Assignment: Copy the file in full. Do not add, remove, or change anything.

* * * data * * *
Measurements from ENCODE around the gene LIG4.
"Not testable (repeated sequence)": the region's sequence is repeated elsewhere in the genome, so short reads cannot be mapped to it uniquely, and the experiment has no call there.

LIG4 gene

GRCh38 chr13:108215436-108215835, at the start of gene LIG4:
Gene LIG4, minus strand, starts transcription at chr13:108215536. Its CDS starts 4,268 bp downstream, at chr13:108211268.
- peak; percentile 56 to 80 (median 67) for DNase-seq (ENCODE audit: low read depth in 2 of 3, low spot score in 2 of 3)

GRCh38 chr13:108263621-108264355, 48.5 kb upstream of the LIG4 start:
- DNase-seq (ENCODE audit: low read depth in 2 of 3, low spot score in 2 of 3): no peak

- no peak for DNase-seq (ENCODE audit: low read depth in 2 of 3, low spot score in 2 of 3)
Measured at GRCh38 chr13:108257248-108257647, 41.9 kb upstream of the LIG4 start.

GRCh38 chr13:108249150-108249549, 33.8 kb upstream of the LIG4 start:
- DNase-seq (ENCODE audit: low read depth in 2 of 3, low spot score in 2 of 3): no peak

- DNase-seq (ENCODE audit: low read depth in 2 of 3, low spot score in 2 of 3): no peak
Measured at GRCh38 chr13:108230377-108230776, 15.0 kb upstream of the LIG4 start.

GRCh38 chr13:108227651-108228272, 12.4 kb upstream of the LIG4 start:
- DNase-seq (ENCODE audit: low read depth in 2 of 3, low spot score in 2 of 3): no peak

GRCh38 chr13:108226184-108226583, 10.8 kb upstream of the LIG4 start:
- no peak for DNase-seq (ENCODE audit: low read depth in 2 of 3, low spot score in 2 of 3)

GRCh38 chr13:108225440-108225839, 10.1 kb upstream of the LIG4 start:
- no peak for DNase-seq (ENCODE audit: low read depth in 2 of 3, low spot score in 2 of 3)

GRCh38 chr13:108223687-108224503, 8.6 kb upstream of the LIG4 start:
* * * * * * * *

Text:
Measurements from ENCODE around the gene LIG4.
"Not testable (repeated sequence)": the region's sequence is repeated elsewhere in the genome, so short reads cannot be mapped to it uniquely, and the experiment has no call there.

LIG4 gene

GRCh38 chr13:108215436-108215835, at the start of gene LIG4:
Gene LIG4, minus strand, starts transcription at chr13:108215536. Its CDS starts 4,268 bp downstream, at chr13:108211268.
- peak; percentile 56 to 80 (median 67) for DNase-seq (ENCODE audit: low read depth in 2 of 3, low spot score in 2 of 3)

GRCh38 chr13:108263621-108264355, 48.5 kb upstream of the LIG4 start:
- DNase-seq (ENCODE audit: low read depth in 2 of 3, low spot score in 2 of 3): no peak

- no peak for DNase-seq (ENCODE audit: low read depth in 2 of 3, low spot score in 2 of 3)
Measured at GRCh38 chr13:108257248-108257647, 41.9 kb upstream of the LIG4 start.

GRCh38 chr13:108249150-108249549, 33.8 kb upstream of the LIG4 start:
- DNase-seq (ENCODE audit: low read depth in 2 of 3, low spot score in 2 of 3): no peak

- DNase-seq (ENCODE audit: low read depth in 2 of 3, low spot score in 2 of 3): no peak
Measured at GRCh38 chr13:108230377-108230776, 15.0 kb upstream of the LIG4 start.

GRCh38 chr13:108227651-108228272, 12.4 kb upstream of the LIG4 start:
- DNase-seq (ENCODE audit: low read depth in 2 of 3, low spot score in 2 of 3): no peak

GRCh38 chr13:108226184-108226583, 10.8 kb upstream of the LIG4 start:
- no peak for DNase-seq (ENCODE audit: low read depth in 2 of 3, low spot score in 2 of 3)

GRCh38 chr13:108225440-108225839, 10.1 kb upstream of the LIG4 start:
- no peak for DNase-seq (ENCODE audit: low read depth in 2 of 3, low spot score in 2 of 3)

GRCh38 chr13:108223687-108224503, 8.6 kb upstream of the LIG4 start: